The debate over whether the Government’s stimulus should be withdrawn appears impervious to facts — like that the only reason employment and economic growth have been sustained is because of the stimulus spending.

It probably won’t change the Press Gallery’s pretence that this is a matter for serious debate, but today’s retail sales and housing finance data demonstrate the fragility of the economy. They may have been small falls — 2% for housing finance, 1% for retail sales — but they come at a point where the economy is in the middle of a transition from the retail stimulus component to the infrastructure component, timed to occur between the June and September quarters.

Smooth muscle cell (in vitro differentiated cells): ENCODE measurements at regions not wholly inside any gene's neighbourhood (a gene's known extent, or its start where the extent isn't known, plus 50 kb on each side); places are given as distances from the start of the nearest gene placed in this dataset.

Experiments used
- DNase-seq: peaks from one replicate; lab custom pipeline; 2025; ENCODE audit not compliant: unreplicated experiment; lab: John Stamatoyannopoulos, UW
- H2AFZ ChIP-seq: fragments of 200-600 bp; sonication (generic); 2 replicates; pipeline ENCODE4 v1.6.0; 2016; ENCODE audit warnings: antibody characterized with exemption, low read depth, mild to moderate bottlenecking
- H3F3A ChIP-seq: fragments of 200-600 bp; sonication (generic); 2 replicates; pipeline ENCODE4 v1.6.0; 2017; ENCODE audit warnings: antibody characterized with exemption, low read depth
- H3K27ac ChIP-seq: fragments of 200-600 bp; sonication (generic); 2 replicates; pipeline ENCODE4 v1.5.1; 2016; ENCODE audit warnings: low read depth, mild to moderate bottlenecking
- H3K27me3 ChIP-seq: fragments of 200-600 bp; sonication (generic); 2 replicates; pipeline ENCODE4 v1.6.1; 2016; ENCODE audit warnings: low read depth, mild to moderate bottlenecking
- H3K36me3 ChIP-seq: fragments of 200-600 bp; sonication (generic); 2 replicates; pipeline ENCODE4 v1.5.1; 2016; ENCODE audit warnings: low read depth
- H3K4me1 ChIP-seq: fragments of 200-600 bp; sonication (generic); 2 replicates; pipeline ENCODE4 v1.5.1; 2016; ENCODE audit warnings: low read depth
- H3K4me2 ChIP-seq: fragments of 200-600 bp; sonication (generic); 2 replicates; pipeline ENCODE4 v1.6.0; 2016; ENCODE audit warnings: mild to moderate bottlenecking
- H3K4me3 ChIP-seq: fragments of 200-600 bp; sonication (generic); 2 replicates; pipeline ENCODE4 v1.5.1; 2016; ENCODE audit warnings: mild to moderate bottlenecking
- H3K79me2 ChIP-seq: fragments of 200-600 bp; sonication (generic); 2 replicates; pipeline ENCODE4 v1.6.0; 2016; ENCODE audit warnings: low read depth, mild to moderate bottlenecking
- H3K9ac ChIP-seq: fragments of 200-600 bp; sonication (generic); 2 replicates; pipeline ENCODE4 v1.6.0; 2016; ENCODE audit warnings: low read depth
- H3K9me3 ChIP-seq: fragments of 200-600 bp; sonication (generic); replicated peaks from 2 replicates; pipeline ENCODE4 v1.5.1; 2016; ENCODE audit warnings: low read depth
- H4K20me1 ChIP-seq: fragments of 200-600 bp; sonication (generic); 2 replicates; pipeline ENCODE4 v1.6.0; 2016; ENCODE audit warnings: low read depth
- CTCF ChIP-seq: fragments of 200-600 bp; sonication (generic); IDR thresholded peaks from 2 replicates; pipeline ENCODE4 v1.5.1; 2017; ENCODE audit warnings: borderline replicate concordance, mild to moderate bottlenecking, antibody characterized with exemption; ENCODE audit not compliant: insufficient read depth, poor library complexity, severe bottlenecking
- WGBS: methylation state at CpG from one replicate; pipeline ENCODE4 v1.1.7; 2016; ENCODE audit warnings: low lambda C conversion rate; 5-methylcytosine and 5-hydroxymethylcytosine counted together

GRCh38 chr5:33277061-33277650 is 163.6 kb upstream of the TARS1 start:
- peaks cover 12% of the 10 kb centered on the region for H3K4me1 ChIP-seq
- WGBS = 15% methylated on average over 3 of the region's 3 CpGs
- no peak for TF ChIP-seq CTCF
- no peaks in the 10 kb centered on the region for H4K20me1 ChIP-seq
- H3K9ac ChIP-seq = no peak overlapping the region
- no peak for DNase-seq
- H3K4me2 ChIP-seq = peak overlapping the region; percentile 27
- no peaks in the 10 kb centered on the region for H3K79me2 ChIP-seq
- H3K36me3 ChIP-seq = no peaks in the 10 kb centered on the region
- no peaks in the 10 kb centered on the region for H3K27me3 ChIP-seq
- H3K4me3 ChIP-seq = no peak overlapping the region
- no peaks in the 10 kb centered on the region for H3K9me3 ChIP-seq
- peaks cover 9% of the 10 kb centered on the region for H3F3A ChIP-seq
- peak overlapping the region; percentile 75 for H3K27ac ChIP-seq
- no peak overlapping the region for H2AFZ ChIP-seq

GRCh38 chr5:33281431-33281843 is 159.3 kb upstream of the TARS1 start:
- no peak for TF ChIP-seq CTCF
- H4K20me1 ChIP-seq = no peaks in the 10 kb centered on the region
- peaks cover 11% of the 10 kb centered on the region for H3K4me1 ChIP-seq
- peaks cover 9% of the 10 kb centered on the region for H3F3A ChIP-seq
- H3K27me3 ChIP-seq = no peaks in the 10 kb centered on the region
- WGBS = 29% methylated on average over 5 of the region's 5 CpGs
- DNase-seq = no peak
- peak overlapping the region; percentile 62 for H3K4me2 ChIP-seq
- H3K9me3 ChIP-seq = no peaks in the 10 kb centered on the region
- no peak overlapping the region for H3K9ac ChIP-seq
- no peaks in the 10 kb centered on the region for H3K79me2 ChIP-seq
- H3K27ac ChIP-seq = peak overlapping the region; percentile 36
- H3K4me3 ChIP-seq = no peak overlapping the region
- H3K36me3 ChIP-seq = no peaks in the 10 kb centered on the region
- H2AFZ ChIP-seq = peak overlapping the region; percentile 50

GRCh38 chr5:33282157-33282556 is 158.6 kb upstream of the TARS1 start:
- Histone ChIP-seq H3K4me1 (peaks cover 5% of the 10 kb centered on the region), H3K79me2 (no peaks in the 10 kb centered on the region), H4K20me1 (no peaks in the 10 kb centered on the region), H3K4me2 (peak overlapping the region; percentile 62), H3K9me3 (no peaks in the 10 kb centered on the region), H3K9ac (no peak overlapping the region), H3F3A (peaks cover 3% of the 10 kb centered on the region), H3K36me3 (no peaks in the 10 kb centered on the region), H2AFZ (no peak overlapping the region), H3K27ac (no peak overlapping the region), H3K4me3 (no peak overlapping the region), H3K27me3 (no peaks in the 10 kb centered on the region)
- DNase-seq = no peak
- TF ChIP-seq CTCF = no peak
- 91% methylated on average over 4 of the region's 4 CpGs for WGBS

In short, despite the Government pumping tens of billions of dollars into both sectors, they are nowhere close to normal conditions.

The perversity of the stimulus debate is reinforced by the fact that, in the event the stimulus was halted now, it would kill off the highest quality spending, in economic terms.

While the cash splash has been handed out and the school buildings and social housing are going up right now, the spending component yet to ramp up is that being directed at significant economic infrastructure, particularly in transport, which everyone is in furious agreement suffered a relative underinvestment during the course of the last decade’s boom.These are long-term projects that require years to complete, and which were unsuitable for the sort of immediate stimulus to employment the economy needed, but which will yield significant economic benefits, as well as a somewhat smaller number of jobs, as the economic recovery gathers momentum.

Still, we shouldn’t let the facts get in the way of the “stimulus debate” story.